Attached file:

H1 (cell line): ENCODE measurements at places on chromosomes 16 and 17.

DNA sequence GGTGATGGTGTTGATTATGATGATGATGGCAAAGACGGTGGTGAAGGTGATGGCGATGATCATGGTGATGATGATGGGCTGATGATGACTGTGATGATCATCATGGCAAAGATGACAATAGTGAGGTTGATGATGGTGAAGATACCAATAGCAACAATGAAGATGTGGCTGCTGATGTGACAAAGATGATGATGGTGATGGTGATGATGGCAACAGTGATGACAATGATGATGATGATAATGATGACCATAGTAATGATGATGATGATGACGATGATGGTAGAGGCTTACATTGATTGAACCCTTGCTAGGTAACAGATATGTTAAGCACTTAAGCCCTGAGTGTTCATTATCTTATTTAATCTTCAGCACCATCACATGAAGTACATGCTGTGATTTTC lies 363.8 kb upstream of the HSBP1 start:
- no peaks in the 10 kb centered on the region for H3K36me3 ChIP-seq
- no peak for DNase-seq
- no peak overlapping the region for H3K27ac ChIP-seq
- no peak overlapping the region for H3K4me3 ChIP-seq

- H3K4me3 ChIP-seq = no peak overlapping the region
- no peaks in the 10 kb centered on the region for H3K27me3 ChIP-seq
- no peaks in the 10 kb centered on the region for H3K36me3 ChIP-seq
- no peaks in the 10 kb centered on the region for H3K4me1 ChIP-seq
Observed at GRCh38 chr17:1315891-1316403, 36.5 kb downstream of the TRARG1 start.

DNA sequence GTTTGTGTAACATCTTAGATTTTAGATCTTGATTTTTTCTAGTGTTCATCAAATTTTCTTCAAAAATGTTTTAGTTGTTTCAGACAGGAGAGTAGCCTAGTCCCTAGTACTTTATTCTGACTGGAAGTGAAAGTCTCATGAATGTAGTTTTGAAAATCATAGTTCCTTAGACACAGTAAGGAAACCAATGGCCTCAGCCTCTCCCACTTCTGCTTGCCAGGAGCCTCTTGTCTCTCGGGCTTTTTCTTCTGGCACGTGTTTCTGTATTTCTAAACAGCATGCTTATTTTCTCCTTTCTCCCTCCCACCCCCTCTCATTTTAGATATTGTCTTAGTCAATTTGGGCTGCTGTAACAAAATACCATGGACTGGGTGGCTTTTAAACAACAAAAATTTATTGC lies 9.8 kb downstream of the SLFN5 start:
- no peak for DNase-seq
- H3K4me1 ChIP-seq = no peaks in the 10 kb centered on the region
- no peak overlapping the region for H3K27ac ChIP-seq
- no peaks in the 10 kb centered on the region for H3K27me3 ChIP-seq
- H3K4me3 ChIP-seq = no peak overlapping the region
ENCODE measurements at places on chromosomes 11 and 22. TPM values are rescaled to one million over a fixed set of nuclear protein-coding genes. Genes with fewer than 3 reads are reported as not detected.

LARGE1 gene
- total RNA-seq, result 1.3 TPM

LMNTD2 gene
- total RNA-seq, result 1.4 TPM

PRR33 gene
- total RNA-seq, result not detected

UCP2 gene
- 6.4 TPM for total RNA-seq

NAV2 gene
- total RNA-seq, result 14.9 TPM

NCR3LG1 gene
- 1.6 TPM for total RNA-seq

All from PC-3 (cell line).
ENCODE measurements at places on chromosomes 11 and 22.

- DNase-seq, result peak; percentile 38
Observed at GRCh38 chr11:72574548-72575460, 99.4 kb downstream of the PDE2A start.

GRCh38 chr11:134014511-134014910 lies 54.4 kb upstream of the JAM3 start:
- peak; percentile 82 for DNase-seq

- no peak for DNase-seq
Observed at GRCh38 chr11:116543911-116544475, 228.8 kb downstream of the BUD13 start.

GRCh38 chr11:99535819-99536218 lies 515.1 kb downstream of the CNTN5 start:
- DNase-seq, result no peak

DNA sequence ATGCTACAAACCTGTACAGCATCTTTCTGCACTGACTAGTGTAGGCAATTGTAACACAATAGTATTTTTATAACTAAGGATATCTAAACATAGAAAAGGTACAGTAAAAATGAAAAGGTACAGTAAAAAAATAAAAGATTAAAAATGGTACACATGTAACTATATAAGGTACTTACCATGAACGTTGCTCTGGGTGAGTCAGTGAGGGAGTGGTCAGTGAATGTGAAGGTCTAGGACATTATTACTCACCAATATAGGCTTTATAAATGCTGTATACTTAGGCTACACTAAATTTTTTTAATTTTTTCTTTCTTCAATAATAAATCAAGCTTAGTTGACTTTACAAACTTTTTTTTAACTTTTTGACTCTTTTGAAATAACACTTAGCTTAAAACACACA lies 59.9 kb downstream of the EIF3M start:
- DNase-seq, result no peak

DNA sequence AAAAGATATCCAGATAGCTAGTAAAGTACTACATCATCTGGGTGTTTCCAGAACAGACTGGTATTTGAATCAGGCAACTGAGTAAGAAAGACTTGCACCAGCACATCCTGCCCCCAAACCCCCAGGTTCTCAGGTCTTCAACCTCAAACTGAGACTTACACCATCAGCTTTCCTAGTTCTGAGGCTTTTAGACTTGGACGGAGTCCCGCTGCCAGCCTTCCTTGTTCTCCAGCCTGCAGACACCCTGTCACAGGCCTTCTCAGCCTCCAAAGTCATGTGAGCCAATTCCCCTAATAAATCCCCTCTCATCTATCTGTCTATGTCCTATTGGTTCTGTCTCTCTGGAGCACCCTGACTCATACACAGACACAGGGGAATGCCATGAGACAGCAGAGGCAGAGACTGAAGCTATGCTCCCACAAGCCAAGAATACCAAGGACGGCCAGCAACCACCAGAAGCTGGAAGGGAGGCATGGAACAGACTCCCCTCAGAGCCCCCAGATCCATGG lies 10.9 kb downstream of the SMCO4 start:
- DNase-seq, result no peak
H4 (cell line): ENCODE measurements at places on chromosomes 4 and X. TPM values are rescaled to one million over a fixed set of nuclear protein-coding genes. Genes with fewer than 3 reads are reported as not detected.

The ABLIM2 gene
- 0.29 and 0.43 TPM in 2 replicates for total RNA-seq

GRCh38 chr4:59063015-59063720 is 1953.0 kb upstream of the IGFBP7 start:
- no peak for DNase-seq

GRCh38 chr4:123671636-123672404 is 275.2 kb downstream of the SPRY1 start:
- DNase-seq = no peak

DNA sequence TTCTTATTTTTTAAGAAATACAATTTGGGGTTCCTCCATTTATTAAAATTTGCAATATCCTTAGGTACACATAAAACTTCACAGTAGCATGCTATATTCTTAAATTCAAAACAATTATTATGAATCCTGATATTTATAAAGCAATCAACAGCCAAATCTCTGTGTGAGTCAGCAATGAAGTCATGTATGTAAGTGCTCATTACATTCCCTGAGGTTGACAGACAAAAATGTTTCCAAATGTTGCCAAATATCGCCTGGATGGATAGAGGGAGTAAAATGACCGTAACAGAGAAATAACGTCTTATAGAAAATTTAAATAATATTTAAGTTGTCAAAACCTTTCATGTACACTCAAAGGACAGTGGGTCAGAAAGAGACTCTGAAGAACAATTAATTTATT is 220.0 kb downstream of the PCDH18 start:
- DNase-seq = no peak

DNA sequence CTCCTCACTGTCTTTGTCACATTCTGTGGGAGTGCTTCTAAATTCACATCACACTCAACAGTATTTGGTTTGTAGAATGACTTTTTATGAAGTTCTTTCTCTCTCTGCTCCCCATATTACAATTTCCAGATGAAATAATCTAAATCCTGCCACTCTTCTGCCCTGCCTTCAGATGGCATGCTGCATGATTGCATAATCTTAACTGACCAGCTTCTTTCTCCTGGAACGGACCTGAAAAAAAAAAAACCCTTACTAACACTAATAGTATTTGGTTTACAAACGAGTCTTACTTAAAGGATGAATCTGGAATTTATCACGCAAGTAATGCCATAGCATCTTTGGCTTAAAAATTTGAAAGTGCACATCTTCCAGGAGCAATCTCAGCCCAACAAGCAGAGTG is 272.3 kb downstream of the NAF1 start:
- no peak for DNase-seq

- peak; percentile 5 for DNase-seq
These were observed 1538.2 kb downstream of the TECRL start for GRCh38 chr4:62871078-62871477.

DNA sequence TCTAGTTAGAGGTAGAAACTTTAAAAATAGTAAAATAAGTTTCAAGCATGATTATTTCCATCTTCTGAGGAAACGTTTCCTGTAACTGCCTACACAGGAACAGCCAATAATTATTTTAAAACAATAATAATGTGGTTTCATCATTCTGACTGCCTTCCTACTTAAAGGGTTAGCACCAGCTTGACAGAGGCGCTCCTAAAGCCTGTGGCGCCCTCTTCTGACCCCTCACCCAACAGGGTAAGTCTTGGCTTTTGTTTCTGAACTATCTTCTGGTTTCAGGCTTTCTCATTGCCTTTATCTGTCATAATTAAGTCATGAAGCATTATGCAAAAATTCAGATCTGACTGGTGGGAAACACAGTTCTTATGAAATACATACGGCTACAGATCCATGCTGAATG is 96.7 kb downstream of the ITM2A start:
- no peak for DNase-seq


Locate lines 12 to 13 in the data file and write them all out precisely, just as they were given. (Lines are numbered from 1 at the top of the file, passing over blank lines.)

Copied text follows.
DNA sequence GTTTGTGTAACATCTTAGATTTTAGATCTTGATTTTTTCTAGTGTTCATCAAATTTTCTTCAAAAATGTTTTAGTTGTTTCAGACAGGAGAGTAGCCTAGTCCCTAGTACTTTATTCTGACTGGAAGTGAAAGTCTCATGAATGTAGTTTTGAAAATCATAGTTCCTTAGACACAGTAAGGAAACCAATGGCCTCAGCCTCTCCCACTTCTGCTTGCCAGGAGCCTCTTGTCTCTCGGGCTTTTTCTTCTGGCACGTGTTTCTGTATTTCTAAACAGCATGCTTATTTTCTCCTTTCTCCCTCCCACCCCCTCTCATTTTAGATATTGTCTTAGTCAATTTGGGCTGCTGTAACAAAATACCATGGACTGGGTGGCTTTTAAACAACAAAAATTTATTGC lies 9.8 kb downstream of the SLFN5 start:
- no peak for DNase-seq